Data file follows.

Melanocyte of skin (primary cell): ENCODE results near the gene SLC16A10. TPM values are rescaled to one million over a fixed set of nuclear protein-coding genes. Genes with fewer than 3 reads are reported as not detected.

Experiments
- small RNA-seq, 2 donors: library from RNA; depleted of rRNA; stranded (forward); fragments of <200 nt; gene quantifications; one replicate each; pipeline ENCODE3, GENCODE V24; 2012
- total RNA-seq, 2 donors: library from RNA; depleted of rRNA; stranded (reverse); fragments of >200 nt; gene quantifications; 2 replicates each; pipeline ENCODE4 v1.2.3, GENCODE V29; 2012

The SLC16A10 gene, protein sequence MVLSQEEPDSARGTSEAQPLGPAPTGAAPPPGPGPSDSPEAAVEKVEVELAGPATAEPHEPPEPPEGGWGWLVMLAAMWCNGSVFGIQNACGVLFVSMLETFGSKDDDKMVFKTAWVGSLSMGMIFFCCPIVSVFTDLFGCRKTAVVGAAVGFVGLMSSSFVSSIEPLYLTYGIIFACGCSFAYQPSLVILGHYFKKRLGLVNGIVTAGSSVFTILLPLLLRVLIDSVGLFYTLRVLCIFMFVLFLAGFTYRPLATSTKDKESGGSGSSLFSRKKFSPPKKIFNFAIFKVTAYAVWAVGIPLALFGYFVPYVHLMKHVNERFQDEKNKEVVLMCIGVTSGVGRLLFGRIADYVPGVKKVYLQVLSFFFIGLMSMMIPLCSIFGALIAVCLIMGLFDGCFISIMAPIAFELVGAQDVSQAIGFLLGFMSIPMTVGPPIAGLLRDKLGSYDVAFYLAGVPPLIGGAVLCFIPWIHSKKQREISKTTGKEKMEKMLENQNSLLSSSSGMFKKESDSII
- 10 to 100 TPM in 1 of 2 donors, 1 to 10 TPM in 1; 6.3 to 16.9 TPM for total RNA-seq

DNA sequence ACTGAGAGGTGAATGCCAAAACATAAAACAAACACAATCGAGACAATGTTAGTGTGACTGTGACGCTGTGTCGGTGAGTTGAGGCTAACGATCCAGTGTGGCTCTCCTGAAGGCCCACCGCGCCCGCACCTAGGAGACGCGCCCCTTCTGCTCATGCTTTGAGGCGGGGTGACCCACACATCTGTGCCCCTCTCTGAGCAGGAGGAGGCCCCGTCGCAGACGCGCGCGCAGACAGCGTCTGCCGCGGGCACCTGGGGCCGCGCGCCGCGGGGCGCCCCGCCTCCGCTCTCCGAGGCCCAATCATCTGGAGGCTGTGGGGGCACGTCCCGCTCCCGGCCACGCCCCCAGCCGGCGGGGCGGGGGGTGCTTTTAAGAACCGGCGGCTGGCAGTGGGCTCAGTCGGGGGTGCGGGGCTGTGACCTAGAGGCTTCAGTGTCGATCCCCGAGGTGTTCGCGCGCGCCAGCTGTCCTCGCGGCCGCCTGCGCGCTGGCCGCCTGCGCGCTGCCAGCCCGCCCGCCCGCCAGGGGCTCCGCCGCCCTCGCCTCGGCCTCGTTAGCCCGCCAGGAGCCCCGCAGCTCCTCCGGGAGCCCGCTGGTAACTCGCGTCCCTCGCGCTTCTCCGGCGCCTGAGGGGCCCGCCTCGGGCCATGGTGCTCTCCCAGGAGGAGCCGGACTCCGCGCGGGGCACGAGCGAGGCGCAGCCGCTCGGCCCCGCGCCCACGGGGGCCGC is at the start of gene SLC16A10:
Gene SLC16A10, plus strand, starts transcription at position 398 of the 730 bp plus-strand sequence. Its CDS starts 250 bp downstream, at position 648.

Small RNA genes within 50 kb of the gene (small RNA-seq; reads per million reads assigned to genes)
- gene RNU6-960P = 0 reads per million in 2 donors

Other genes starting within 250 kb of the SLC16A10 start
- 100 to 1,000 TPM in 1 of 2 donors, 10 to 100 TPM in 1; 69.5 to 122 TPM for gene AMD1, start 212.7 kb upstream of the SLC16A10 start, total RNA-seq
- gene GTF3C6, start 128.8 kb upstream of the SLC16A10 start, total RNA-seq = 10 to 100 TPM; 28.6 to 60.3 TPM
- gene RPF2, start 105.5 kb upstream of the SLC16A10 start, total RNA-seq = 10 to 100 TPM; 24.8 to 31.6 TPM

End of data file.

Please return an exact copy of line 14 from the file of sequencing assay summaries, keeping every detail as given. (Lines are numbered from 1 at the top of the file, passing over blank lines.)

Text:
- gene RPF2, start 105.5 kb upstream of the SLC16A10 start, total RNA-seq = 10 to 100 TPM; 24.8 to 31.6 TPM